Living near green and wooded space reduces the risk of suffering a stroke

New research shows that people who live within 300 meters of green space have a 16% lower risk of having a stroke.

People who are surrounded by higher vegetation in their place of residence are protected from the occurrence of a stroke.

Dr. Carla Avellaneda, co-author of the study.

The results indicate that there is a clear relationship between the levels of pollutants in the atmosphere and the risk of suffering a stroke.

For every ten micrograms per cubic meter of nitrogen dioxide in the air, the risk increases by 4%, and every additional cubic microgram of soot in the air increases the risk by 5%. Both are related to automobile traffic.

These risks are generalized and are not affected by age, smoking, or socioeconomic factors.

On the other hand, having many green spaces near your home reduces the risk of stroke by up to 16%.

For the study, the team analyzed the exposure of 3.5 million people in Catalonia, Spain, to air pollutants. The collaboration, led by the Hospital del Mar Medical Research Institute and the Catalan Agency for Health Quality and Evaluation, used geographic references and designed models to measure exposure to nitrogen dioxide and to soot, using demographic data.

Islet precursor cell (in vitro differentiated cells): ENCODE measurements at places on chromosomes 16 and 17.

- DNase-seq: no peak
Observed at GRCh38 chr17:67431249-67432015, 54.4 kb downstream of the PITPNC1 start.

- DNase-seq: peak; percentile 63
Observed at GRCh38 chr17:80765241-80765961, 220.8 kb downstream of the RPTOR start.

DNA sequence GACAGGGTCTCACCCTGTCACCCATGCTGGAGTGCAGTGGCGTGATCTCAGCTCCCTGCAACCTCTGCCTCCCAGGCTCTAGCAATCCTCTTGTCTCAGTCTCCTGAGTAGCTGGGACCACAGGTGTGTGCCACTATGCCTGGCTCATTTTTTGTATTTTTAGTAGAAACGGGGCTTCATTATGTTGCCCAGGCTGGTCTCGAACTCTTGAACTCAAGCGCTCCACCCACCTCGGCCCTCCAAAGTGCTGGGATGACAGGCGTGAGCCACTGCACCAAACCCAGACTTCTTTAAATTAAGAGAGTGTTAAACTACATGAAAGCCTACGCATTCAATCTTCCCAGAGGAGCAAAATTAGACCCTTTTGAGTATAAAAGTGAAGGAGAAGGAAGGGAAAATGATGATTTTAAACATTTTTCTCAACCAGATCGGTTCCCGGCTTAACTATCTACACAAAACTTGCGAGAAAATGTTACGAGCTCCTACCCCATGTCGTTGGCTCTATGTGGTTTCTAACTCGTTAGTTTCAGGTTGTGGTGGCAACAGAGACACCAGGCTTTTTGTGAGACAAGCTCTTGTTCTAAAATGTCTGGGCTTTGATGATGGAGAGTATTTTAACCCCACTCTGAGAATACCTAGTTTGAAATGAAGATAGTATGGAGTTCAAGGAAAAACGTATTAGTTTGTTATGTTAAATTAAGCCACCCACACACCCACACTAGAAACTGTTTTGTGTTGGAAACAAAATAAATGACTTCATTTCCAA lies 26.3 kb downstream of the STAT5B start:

All of the people they analyzed were adults who had not had a stroke before the start of the study.

The researchers say that, in light of their findings published in the journal Environment International, recommendations on the levels of nitrogen oxide and fine particulate matter in the atmosphere considered ‘safe’ by the European Union should be tightened .

Living near green spaces is believed to help people exercise, reduce stress, and socialize with friends.

Despite the fact that the levels set by the European Union are respected, we are left with the paradox that there is always a health risk, such as the one we have identified in this study, in which there is a direct relationship between exposure to pollutants in our environment and the risk of suffering a stroke.

Dr. Rosa María Vivanco, lead author of the study.

More information: (English text).

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